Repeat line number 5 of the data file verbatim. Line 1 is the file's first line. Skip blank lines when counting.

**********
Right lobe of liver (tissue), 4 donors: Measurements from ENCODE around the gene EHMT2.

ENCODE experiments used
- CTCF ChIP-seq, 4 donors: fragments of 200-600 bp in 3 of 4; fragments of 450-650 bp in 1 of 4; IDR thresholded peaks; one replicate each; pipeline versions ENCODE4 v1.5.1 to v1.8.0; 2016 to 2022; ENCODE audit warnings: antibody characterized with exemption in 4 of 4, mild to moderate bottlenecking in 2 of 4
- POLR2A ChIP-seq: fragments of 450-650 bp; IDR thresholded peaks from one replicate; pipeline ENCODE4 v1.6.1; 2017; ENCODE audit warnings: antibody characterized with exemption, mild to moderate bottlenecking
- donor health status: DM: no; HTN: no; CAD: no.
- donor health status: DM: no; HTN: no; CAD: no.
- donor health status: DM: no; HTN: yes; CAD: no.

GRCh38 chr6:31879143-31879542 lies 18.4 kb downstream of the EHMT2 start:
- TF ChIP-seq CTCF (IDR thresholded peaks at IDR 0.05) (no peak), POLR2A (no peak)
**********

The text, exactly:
- donor health status: DM: no; HTN: no; CAD: no.